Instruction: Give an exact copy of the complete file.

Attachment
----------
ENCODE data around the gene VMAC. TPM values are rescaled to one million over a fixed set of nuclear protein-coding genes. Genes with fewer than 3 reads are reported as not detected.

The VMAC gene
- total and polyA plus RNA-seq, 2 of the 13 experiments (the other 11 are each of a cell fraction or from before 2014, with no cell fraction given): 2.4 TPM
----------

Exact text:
ENCODE data around the gene VMAC. TPM values are rescaled to one million over a fixed set of nuclear protein-coding genes. Genes with fewer than 3 reads are reported as not detected.

The VMAC gene
- total and polyA plus RNA-seq, 2 of the 13 experiments (the other 11 are each of a cell fraction or from before 2014, with no cell fraction given): 2.4 TPM